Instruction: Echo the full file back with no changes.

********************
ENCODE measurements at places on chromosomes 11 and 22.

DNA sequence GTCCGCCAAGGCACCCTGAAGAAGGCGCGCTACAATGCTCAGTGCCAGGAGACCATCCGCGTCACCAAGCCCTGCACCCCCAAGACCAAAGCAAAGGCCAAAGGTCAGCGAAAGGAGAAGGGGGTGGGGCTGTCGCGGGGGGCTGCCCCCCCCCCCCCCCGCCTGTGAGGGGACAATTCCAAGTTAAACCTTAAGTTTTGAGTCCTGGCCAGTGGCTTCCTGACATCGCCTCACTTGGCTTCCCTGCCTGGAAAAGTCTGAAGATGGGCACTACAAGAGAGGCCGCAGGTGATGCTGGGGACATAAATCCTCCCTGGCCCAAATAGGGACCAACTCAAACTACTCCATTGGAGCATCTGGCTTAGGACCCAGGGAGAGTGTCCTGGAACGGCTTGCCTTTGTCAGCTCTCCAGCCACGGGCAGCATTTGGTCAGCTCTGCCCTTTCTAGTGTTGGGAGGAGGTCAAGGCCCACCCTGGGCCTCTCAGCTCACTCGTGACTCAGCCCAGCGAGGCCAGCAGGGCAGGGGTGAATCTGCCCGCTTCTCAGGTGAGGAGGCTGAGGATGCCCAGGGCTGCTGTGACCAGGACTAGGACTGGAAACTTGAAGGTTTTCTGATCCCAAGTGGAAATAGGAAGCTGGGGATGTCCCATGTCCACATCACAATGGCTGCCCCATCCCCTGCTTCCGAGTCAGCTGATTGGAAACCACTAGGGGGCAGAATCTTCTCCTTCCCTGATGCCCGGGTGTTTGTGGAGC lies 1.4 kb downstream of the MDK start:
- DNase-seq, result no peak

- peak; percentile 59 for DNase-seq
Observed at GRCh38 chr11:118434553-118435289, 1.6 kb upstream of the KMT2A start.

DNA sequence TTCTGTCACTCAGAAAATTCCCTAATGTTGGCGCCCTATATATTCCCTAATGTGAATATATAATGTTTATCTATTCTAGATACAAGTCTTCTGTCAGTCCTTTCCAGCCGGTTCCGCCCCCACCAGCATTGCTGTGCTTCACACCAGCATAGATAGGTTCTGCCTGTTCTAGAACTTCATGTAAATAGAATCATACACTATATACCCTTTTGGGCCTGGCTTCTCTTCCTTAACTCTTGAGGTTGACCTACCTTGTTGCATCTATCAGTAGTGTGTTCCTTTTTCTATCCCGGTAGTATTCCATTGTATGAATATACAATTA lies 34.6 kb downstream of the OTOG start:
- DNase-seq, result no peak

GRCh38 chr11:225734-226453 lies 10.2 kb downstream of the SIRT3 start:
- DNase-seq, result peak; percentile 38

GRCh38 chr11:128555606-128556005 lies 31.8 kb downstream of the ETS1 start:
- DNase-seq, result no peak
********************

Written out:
ENCODE measurements at places on chromosomes 11 and 22.

DNA sequence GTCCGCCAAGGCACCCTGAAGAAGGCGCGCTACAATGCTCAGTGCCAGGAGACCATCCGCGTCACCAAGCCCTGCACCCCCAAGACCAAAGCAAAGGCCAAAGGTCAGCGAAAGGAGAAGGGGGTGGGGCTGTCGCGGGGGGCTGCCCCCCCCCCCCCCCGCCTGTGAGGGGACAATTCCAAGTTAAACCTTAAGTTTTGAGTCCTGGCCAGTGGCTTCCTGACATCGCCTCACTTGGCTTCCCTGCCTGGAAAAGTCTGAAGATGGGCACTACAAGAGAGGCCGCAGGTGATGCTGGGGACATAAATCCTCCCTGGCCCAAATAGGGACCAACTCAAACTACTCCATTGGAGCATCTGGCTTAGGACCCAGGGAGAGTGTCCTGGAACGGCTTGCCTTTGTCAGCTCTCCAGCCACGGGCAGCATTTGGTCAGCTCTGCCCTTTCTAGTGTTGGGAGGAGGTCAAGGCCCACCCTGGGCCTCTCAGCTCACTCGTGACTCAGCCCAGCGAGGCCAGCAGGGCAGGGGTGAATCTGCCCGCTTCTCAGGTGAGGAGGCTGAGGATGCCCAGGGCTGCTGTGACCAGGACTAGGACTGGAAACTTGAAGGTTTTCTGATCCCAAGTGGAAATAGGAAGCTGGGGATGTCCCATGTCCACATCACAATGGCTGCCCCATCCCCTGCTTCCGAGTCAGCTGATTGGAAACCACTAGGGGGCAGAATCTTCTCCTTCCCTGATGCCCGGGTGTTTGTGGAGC lies 1.4 kb downstream of the MDK start:
- DNase-seq, result no peak

- peak; percentile 59 for DNase-seq
Observed at GRCh38 chr11:118434553-118435289, 1.6 kb upstream of the KMT2A start.

DNA sequence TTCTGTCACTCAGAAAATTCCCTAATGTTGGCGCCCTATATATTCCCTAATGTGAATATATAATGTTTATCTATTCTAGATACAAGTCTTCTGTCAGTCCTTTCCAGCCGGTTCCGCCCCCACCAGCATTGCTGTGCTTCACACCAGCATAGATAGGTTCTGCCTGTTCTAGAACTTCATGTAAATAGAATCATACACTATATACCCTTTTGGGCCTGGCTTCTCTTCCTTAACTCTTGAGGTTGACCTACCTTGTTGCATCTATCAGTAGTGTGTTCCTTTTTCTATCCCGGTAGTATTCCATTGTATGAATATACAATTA lies 34.6 kb downstream of the OTOG start:
- DNase-seq, result no peak

GRCh38 chr11:225734-226453 lies 10.2 kb downstream of the SIRT3 start:
- DNase-seq, result peak; percentile 38

GRCh38 chr11:128555606-128556005 lies 31.8 kb downstream of the ETS1 start:
- DNase-seq, result no peak